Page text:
It’s a confusing time in which to trade. There’s little question about that.
Nothing seems to make much sense and for those of us who write about markets from a cynical point of view, that’s actually a good thing. Because when no one can figure out what the fuck is going on by reference to anything that’s some semblance of rational, people start looking to people who are ostensibly irrational for answers.
Why have the two “sure bet” trades of 2017 (long USD and short USTs) gone so horribly wrong?
Why are emerging markets still performing despite Fed policy normalization, episodic turmoil in commodities, tightening in China, and a burgeoning corruption scandal in Latin America’s most important economy?
What exactly is China doing over there?
Why, if the data is good and populism is on the back foot, does Mario Draghi continue to insist that accommodative policy is still necessary?
None of this makes much sense, and here to try and help you sort through it all is former FX trader Richard Breslow.
We had a right to expect more clarity on economic policy, geopolitics and just about everything else. But it seems that not only are juries all over the world still out, it’s not even clear what they need to be resolving. The market debate isn’t focused on where and how fast things are likely to go. That we know how to handle. It’s a comfort zone we retreat to. But increasingly, we’re struggling with, or ignoring out of frustration, questions of why things are even happening. How come inflation is doing what it’s doing? Why can’t bond yields rise? Are there bubbles everywhere or is everything priced to perfection? And on and on.
- If I had told you months ago that central banks would be talking about stronger economies, reduced headwinds and policy normalization, we’d have surmised that the numbers must be painting an unambiguously rosy picture. And that classic economic theory was once again asserting itself. But we know that isn’t the case. And to be truthful, no one really knows if it ever will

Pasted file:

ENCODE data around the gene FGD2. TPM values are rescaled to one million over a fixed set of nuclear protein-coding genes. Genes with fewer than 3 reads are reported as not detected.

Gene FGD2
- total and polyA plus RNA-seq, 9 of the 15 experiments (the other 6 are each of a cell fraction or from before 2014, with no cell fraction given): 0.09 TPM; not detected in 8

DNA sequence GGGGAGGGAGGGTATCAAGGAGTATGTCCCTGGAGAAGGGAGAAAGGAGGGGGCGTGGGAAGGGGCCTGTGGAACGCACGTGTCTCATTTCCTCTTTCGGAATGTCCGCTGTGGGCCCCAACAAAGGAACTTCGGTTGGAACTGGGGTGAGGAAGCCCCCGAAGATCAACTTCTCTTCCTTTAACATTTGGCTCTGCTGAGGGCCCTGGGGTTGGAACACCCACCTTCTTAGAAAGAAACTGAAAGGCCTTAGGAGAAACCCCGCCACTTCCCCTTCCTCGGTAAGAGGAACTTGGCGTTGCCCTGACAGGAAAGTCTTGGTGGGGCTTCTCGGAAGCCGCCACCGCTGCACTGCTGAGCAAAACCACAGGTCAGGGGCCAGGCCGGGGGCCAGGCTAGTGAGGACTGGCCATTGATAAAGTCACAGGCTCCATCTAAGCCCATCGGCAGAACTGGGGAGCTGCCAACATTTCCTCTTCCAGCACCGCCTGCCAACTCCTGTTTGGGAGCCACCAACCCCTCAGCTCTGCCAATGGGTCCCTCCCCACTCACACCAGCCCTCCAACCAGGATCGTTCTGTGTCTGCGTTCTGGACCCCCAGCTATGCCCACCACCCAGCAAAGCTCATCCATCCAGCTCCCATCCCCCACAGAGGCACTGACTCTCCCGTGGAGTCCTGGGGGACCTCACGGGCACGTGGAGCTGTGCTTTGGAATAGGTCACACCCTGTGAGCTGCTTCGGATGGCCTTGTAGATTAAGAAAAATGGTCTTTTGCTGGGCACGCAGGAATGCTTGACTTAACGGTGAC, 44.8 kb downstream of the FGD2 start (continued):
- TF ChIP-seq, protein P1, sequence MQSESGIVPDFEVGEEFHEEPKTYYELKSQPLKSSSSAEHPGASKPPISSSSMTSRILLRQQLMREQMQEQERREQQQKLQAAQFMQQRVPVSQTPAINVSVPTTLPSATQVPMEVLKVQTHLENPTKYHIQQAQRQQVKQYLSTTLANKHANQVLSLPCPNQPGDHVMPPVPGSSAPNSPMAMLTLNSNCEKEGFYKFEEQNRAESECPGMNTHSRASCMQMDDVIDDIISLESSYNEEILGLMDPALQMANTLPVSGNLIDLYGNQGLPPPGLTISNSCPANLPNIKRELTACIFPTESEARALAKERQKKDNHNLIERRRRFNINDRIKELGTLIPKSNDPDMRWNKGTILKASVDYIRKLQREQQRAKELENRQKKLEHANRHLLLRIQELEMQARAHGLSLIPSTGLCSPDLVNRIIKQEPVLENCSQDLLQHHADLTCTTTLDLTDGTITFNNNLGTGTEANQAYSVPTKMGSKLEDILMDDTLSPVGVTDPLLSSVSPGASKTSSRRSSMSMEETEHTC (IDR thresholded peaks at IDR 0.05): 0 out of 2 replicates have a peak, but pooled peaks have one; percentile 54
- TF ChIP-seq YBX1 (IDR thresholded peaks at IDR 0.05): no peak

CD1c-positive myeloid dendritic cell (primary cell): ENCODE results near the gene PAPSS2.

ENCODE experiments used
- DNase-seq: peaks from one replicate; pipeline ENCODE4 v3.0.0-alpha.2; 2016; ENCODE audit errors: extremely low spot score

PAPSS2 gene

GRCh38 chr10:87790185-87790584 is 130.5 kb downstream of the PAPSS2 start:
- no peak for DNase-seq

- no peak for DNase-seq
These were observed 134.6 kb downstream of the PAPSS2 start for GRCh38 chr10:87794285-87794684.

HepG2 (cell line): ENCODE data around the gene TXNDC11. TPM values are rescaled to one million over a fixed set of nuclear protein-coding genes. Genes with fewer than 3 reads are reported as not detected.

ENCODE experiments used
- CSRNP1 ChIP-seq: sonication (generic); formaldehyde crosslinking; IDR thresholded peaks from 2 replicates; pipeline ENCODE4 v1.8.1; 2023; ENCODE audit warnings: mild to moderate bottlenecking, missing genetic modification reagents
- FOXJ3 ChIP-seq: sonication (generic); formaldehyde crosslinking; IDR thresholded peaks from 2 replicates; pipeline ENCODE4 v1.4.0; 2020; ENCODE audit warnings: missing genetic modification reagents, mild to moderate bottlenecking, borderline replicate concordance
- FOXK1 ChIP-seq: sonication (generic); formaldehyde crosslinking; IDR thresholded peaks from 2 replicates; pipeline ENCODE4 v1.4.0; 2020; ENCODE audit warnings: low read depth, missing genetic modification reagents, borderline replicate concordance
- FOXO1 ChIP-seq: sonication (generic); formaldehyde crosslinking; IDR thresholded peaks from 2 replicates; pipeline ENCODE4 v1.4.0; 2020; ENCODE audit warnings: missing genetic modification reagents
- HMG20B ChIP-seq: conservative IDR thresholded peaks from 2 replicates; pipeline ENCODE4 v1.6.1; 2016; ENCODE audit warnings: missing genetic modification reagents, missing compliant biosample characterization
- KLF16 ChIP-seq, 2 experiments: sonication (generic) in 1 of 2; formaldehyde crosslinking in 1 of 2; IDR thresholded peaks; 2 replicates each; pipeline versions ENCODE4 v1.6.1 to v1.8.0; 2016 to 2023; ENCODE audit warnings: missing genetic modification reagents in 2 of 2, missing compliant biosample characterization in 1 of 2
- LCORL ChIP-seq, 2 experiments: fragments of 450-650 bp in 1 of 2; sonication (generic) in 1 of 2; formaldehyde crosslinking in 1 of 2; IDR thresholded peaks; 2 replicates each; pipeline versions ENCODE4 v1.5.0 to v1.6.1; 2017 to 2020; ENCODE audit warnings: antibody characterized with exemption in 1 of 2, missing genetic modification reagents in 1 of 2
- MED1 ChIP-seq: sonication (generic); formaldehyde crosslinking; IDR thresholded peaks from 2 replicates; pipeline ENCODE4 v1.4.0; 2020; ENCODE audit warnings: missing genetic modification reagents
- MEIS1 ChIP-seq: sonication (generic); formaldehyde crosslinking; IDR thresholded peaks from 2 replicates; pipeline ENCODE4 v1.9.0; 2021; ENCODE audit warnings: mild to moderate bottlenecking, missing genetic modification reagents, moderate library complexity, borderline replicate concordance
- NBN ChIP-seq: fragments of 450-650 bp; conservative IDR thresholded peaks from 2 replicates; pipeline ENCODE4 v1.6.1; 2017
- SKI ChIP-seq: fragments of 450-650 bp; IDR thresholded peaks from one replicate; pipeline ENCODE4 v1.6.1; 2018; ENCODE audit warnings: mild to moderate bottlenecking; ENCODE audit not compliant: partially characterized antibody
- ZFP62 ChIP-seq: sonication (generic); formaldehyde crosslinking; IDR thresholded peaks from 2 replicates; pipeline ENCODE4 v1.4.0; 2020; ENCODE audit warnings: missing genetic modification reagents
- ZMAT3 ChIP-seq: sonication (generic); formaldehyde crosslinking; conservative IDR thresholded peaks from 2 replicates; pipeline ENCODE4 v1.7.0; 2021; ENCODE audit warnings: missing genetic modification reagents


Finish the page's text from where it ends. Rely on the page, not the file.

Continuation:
- The Fed’s on a tightening course, but feels compelled to calm our nerves, whether needed or not, at every turn. And every time they assure us that nothing can go wrong, the FRA/OIS spread narrows and 10-year Treasury yields swoon. You have to hope and pray that they don’t believe it and have a better Plan B than running for the hills
- The ECB, in their own way, is just as bad. Everything is great, forecasts must be raised, but extreme measures must continue without interruption. And love the euro, just not too much. The poor BOJ seems to provoke haven yen buying whenever they reiterate that quantitative manipulation will continue until an inflation goal that has been forever elusive is reached. And no one is exactly sure what the PBOC is up to beyond the latest conspiracy theory
- So we function in a world where risk assets keep going up while we couch everything in risk-off terms. It’s not enough that our central bankers think they can play with our heads under the fiction that they are masters of nuance, we do it to ourselves
- If you’re going to trade this market, and keep your sanity, you should take these narratives with some poetic license. Allow yourself the willing suspension of disbelief. Although Samuel Taylor Coleridge undoubtedly would have wondered if the quality of central bank communication was worth it
- Equities are bid. Doesn’t matter why or the rights and wrongs of it. Want a close stop? Lean on support at 2400 in the S&P 500 to get an inexpensive look whether this latest push has legs. Save discussing dip-buying for when it becomes relevant again
- Can’t get your head around emerging market strength? Stop looking at individual basket cases and think of it as a broad asset class. The MSCI is right at 1600, which it has failed to break higher from multiple times. This level is the cheapest play out there. If you hate them, your stop is close enough to touch. If it breaks through, it’s achieved another milestone worthy of respect
- Bond yields are the widow-makers of the year. I guess if we’ve learned one lesson it’s that U.S. yields just can’t make sustainable moves higher with negative rates elsewhere. The spread trades are just too attractive. Breaking April’s lows would be huge. And until tens break above 2.43%, it’s all noise. That’s your range
- Trade oil at your own risk. No one has a convincing clue. But as long as moves above $50 in WTI are merely headline spikes, it’s not a compelling long-term bullish story
- The dollar is an emotional wreck. It’s going to have to make serious new ground, in either direction, to be in anything but a painful range. Politics is too much with it at the moment
- If you’re feeling at sea, just think of these tales as The Rime of the Ancient Mariner